[Haskell-cafe] File path programme

Krasimir Angelov kr.angelov at gmail.com
Tue Jan 25 06:32:29 EST 2005

Hello, Guys

The System.FilePath might not be perfect and might not handle some
unusual cases very well. Most of functions in this module are
collected from Cabal/Alex/Happy/Haddock. Some of these tools already
use their own functions for file path handling. Special care was taken
to make them more portable but probably there is still enough room for

>> What about splitFileExt "foo.bar."? ("foo", "bar.") or ("foo.bar.", "")?
> The latter makes more sense to me, as an extension of the first case
> you give and splitting "foo.tar.gz" to ("foo.tar", "gz").

I will take a look at this. I also don't know which case is more natural.

>  (Win32)
>  splitFileName "\\\\server\\share" ==> ("\\\\server","share")
>    (should probably be ("\\\\server\\share",""))

Why? "\\\\server" is the server name and "share" is the directory name
on this server.

>  splitFileName "foo:xyz" ==> ("foo:.","xyz")
>    (should be (".","foo:xyz") -- this refers to the named stream
>     xyz of foo)

System.FilePath currently doesn't support NTFS streams. I don't care
much about them because they are rarely used but the things can be
improved. The trouble here is that in some cases the drive letter
cann't be easily distinguished. What does "c:foo" mean, file "foo" on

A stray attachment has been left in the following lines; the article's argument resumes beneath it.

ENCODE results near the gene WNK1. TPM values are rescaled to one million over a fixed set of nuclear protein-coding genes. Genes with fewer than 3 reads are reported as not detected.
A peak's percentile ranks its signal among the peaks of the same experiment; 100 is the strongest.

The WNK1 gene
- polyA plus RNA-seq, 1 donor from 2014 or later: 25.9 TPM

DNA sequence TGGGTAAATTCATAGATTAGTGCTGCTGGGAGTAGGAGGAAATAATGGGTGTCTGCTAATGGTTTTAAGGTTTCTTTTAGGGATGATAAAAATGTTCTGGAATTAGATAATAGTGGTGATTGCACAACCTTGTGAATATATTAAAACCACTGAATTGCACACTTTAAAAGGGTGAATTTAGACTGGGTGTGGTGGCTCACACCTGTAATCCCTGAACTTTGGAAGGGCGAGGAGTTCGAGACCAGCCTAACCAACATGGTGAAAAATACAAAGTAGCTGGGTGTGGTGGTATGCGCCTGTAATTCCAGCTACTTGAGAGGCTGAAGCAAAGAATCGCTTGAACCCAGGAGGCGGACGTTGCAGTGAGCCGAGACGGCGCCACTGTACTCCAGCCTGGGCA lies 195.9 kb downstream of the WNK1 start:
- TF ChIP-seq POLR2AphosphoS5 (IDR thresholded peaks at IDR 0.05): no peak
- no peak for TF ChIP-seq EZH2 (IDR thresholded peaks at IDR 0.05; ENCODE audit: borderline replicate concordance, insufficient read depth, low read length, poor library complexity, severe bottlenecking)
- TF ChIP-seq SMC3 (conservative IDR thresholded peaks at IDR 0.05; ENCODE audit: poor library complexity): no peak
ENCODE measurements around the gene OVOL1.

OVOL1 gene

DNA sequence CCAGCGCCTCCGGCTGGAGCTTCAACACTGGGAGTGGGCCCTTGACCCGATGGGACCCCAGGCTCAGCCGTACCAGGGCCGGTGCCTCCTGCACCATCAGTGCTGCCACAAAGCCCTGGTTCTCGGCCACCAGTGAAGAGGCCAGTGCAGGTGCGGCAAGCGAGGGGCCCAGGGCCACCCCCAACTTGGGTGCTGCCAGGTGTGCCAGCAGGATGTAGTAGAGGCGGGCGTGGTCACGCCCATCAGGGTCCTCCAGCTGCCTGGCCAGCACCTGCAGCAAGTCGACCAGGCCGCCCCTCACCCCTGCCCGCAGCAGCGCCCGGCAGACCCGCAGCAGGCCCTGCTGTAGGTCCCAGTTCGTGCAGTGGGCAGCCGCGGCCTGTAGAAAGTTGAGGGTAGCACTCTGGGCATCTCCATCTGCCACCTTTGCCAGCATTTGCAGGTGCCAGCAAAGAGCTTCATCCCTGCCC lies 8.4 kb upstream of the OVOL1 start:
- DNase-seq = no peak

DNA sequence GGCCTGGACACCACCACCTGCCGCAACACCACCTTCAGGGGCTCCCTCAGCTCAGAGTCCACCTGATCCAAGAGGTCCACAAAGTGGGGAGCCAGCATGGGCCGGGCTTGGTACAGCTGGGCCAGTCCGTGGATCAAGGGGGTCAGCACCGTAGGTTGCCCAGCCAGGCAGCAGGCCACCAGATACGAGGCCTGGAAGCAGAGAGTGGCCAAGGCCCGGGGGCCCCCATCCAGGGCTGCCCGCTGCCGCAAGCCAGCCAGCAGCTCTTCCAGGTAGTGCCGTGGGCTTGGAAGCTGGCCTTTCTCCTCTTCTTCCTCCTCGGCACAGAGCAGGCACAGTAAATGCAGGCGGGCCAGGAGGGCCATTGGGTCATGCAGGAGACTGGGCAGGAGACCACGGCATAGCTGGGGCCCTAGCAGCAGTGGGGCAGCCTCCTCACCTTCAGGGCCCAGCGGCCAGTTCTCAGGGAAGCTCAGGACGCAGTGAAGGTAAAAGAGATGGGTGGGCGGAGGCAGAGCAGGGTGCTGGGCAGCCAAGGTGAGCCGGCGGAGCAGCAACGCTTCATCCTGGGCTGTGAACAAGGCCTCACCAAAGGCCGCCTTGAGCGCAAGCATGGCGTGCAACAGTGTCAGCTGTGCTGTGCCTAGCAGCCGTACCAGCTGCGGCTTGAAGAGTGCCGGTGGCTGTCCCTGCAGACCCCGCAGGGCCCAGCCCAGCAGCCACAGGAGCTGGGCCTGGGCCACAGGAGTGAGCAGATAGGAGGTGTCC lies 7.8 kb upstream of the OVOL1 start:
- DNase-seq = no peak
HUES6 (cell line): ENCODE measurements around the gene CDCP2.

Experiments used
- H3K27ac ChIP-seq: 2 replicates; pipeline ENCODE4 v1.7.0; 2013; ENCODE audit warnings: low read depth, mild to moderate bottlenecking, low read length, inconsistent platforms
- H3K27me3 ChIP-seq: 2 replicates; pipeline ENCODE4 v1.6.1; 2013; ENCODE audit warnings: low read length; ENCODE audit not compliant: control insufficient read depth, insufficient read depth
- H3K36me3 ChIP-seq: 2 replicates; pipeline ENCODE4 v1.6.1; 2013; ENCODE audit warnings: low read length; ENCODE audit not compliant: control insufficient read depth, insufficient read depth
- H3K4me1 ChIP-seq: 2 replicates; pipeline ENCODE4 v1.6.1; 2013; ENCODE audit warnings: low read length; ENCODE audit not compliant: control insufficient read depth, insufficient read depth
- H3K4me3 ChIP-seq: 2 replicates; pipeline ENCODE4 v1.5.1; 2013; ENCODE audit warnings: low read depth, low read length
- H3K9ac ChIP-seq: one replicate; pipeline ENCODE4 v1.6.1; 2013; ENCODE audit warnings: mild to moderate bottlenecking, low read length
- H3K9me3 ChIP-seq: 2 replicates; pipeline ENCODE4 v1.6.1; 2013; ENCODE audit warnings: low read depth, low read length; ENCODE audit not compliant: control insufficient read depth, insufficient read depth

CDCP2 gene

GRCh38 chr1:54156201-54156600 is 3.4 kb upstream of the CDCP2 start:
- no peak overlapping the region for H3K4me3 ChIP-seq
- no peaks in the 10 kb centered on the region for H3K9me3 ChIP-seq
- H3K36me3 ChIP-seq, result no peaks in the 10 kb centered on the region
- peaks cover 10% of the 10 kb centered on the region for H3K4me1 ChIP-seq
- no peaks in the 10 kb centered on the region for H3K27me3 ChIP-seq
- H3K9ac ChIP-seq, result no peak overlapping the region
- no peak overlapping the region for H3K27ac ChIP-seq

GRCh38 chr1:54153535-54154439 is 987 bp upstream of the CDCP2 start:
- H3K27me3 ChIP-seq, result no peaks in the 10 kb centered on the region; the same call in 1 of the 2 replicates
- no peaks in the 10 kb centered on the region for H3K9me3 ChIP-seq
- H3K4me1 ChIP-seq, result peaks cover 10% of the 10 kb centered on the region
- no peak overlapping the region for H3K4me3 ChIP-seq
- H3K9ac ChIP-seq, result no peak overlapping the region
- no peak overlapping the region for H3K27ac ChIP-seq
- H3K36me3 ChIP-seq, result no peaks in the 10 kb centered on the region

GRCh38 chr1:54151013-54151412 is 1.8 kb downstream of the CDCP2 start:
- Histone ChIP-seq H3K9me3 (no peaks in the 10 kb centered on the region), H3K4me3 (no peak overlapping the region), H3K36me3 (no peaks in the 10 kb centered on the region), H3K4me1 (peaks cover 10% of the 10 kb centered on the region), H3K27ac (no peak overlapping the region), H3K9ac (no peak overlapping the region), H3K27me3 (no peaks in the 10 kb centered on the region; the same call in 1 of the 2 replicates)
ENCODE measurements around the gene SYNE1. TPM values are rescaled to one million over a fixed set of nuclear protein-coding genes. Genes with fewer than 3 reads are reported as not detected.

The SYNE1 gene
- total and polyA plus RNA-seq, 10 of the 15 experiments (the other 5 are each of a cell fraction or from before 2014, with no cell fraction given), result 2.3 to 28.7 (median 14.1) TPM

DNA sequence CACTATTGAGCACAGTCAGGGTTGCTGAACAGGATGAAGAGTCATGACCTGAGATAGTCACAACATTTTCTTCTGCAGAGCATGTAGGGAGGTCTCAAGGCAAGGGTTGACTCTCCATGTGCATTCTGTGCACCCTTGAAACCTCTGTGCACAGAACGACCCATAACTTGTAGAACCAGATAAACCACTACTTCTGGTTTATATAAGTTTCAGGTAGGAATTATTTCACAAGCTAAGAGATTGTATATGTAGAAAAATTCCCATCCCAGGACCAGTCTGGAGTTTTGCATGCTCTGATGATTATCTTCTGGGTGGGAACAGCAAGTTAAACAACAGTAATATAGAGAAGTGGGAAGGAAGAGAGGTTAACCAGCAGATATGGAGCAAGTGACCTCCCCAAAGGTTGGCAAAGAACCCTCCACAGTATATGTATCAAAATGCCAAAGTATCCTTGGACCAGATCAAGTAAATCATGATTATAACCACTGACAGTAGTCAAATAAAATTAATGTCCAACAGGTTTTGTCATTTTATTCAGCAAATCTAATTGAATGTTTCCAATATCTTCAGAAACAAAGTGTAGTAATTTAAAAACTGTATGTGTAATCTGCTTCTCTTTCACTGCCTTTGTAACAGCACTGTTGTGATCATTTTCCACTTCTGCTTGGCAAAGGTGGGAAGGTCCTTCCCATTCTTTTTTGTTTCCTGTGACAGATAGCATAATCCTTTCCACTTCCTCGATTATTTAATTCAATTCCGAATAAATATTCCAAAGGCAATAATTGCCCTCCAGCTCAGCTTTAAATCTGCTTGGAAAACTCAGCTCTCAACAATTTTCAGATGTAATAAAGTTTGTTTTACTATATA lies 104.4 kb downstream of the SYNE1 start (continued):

drive "c" or stream "foo" of file "c"?

>  joinPaths "c:\\" "\\foo" ==> "\\foo"
>    (should be "c:\\foo". I realize that "cd c:\\" on Windows doesn't
>     actually make "c:\\" the current directory, but ";" doesn't
>     separate shell commands either.)

On Windows there is current drive and current directory on each drive.
"\\foo" means top level directory "foo" on the current drive. If the
current drive is "c" then I can agree that the joined path is
"c:\\foo" but if the current drive is "a" then this is wrong. In both
cases "\\foo" is the right answer. If you want something like
"c:\\foo" you can use System.Directory.canonicalizePath.
canonicalizePath "\\foo" returns either "c:\\foo" or "a:\\foo".

>  (Posix)
>  splitFileName "/foo" ==> ("/","foo"),
>  splitFileName "/foo/" ==> ("/foo","")
>    (arguably makes sense, but why isn't it documented?)


>  splitFileName "/foo/bar" ==> ("/foo","bar")
>  splitFileName "/foo//bar" ==> ("/foo/","bar")
>    (definitely a bug)

Is "/foo//bar" valid file path and what does "//" mean?

>  pathParents "/foo///bar" ==> ["/","/foo","/foo","/foo","/foo/bar"]

Again what does "///" mean?

>  pathParents "foo/../bar" ==> [".","foo/../bar"]
>    (what if foo doesn't exist and we wanted to create it?)

If "foo" doesn't exist then you can create it or raise an error


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